Natural language Glossary


A natural language is a language such as English or Hindi, spoken by a group of human beings.


A natural language may have a written form as well as a spoken form, or parts of it may be written, or it may be entirely a spoken language without a writing system. There may also be many variants of a natural language, associated with different groups of speakers or used in different social situations. The grammar of a natural language is usually complex and may not be capable of a completely rigorous definition. Languages change over time, so a natural language is not definable as a fixed set of expressions.

In logic, we are mainly concerned with the use of language to make assertions. This includes the formulation of theories, conjectures, predictions, explanations, opinions and stories as well as simply stating facts. It is important to remember, however, that this is only a fragment of human linguistic activity. More of language is studied in philosophy as well as in the science of linguistics.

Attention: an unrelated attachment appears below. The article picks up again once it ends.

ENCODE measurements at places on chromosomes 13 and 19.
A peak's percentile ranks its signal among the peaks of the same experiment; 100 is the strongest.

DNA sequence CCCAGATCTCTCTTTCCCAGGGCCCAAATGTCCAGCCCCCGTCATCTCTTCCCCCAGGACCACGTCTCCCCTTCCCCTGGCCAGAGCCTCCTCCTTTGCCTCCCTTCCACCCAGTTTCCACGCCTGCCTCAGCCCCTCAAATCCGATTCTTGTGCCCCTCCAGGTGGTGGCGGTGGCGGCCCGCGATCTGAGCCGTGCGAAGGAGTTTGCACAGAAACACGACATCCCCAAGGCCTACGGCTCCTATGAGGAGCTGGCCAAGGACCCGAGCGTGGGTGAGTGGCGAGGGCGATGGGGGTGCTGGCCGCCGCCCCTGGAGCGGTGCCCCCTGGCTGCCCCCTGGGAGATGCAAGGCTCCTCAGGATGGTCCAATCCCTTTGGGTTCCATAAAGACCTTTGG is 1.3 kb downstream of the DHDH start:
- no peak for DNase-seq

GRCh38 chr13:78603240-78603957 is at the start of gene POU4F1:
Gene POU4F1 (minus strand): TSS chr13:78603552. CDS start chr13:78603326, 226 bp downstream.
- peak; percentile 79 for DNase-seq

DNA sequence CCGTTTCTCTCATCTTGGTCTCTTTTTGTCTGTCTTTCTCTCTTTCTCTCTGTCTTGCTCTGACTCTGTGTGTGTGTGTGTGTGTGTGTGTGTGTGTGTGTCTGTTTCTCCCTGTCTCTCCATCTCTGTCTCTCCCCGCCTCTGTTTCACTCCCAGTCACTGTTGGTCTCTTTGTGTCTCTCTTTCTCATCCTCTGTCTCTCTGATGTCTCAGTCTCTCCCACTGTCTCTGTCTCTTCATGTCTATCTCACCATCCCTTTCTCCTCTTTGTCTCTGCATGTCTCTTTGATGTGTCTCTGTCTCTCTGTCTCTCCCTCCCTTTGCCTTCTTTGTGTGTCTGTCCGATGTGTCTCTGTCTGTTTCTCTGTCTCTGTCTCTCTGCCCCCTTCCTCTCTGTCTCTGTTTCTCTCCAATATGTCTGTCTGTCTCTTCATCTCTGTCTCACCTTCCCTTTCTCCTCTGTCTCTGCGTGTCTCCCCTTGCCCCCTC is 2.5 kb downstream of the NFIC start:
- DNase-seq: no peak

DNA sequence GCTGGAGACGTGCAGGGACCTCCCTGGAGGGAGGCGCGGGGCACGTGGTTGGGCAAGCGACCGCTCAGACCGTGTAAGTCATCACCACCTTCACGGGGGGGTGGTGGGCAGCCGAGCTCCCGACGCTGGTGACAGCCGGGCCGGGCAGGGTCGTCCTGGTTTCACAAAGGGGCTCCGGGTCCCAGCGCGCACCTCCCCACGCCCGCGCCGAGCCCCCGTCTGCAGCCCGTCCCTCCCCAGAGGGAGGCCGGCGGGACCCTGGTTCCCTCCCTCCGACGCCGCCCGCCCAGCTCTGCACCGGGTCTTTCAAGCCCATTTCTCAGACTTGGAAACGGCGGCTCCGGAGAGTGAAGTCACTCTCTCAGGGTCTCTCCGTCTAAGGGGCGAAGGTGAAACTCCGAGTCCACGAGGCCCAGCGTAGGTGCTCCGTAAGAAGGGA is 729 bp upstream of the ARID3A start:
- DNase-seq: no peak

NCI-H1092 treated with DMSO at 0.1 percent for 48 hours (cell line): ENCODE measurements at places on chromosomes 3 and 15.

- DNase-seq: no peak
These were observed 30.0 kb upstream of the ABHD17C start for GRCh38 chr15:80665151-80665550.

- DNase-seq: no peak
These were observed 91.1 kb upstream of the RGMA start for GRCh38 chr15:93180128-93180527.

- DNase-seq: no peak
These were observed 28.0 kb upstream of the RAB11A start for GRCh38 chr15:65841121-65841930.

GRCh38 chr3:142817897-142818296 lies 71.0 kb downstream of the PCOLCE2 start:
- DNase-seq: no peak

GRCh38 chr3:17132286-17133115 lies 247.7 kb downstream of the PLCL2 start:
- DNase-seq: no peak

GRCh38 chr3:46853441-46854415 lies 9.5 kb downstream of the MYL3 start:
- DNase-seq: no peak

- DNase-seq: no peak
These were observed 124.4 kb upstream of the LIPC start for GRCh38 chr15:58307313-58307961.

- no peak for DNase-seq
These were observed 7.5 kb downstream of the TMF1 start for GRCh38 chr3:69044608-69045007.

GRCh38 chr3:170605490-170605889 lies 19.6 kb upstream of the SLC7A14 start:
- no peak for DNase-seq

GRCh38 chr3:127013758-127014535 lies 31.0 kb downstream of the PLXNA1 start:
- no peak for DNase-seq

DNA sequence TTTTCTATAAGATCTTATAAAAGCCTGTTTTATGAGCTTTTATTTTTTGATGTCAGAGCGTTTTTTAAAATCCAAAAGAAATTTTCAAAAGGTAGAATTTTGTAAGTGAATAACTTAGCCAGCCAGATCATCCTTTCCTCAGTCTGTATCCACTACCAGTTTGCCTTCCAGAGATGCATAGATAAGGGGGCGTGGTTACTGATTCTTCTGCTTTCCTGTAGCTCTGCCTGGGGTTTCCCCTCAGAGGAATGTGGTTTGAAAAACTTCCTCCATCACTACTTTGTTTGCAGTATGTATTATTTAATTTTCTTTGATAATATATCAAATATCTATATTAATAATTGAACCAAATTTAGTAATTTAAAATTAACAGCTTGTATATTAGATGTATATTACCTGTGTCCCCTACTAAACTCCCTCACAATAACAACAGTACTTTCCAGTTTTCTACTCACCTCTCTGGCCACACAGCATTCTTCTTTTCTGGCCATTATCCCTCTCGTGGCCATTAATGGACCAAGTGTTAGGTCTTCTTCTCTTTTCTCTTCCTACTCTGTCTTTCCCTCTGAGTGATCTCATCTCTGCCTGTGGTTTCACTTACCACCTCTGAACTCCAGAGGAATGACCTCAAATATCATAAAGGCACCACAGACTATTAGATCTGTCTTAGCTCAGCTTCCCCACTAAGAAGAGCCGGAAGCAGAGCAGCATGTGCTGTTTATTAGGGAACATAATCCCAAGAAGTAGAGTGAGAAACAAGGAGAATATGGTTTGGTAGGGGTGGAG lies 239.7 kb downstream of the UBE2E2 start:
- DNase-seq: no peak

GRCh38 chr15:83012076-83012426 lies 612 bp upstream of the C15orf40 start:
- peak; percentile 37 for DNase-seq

Natural languages contrast with the formal languages that are central to logic. The correspondence between logical formulae and natural language sentences is not exact.


  1. There are thousands of natural languages currently in use, and many more which were formerly used but now have no native speakers. The number is quite indeterminate because it is unclear how to count dialects, hybrid languages, pidgins and other variants. However, languages that can reasonably be estimated to have more than a quarter of a billion speakers include English, Mandarin, Hindi, Spanish, French, Arabic, Bengali and Russian.
  2. Artificially created languages based on natural ones include Esperanto. There might be good chances of defining a nice fit between part of that and formal logic, but the extra language classes it would require would make it not worth the effort!
  3. The fragments of natural languages (mostly English) used by mathematicians to write proofs are somewhere between the natural and formal. They have features of both language forms.

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